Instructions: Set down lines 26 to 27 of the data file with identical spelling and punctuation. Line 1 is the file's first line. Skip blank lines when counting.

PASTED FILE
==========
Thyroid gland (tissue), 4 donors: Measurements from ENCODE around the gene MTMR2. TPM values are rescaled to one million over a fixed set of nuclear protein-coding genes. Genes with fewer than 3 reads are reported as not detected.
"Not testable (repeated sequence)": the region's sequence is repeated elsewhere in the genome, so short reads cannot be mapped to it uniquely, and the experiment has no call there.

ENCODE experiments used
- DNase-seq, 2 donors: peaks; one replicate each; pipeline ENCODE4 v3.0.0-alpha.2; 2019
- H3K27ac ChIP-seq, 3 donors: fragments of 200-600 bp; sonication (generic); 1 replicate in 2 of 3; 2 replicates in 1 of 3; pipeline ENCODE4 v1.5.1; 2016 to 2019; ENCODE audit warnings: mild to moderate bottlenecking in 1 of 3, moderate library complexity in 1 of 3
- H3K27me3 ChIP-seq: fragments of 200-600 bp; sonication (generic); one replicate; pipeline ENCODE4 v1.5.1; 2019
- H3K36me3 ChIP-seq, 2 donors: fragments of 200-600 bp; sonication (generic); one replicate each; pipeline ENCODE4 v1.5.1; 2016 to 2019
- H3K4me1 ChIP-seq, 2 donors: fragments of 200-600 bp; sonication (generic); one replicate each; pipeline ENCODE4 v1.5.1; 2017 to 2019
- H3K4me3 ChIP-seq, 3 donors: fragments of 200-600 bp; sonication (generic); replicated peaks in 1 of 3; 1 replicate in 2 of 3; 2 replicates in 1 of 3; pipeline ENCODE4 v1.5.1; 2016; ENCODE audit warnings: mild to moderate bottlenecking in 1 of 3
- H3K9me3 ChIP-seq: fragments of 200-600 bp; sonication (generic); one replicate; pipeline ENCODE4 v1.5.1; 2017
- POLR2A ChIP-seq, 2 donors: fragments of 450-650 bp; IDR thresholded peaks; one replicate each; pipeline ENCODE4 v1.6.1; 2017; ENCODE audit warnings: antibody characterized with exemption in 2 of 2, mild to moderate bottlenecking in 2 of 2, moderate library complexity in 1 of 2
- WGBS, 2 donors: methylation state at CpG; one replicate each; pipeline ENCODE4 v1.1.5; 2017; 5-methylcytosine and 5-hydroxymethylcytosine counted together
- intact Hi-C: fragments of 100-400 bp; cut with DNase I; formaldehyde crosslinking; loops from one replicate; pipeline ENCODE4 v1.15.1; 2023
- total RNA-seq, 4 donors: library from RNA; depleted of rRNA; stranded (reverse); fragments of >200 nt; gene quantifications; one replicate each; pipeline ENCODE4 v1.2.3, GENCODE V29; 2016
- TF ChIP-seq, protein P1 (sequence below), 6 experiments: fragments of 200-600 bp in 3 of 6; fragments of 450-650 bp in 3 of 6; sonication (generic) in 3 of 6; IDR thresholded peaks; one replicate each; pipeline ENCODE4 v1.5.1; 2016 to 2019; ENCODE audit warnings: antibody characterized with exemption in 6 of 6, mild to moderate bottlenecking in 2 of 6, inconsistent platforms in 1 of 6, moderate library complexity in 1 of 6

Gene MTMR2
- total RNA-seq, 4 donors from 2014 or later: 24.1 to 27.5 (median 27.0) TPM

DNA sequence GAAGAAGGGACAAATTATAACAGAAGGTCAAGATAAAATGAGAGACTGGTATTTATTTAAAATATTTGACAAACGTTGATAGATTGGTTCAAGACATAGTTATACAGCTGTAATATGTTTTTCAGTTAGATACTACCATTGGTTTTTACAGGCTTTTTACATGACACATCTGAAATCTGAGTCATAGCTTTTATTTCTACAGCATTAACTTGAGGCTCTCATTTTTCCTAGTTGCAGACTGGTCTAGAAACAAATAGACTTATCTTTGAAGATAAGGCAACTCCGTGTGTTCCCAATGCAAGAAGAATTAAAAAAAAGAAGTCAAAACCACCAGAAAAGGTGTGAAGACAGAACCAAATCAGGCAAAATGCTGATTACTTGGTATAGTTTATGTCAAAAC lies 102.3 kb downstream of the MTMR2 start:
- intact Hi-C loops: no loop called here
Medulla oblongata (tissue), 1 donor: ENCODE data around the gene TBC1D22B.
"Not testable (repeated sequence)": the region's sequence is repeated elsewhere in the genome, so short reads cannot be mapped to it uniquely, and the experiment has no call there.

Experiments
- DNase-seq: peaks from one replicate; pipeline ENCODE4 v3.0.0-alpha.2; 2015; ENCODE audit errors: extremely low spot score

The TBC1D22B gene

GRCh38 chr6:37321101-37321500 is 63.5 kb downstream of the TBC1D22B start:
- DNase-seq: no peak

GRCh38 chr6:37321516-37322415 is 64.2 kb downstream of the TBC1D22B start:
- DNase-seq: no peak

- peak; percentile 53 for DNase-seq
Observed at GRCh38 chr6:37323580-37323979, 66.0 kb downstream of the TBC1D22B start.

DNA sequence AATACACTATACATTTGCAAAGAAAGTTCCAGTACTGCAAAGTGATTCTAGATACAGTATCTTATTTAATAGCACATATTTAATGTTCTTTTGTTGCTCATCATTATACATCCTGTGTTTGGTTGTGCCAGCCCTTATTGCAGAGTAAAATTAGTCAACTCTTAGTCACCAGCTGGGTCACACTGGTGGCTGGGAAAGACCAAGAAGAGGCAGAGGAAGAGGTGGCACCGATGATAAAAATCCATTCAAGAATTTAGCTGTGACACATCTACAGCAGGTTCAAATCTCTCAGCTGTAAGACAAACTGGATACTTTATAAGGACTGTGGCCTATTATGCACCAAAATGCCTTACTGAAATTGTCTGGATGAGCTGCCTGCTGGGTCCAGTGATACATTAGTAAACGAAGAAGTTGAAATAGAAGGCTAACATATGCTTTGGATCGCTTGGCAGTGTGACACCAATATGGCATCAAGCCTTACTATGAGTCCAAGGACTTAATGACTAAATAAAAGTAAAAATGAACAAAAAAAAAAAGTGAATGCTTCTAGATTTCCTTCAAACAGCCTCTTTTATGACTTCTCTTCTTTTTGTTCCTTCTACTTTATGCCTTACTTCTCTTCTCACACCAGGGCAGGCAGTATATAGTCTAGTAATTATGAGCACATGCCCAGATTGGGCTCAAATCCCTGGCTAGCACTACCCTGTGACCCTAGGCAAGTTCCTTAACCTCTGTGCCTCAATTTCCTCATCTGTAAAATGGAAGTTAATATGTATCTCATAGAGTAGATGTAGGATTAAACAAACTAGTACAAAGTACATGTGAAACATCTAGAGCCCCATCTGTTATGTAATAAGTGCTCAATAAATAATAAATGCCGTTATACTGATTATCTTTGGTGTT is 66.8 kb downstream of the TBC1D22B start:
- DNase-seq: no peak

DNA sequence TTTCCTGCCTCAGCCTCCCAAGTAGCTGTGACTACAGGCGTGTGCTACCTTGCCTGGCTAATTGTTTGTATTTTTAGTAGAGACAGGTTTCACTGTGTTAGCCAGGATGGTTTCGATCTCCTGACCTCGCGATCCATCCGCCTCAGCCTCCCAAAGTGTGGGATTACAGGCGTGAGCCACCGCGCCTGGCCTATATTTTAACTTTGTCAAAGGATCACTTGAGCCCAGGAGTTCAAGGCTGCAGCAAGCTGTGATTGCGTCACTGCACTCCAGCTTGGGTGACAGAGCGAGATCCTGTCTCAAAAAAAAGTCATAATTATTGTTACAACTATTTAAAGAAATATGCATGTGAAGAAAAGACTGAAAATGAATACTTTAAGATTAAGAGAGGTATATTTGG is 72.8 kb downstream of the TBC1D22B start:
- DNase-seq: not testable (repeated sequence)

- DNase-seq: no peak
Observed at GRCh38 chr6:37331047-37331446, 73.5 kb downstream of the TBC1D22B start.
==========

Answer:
- DNase-seq: no peak

GRCh38 chr6:37321516-37322415 is 64.2 kb downstream of the TBC1D22B start: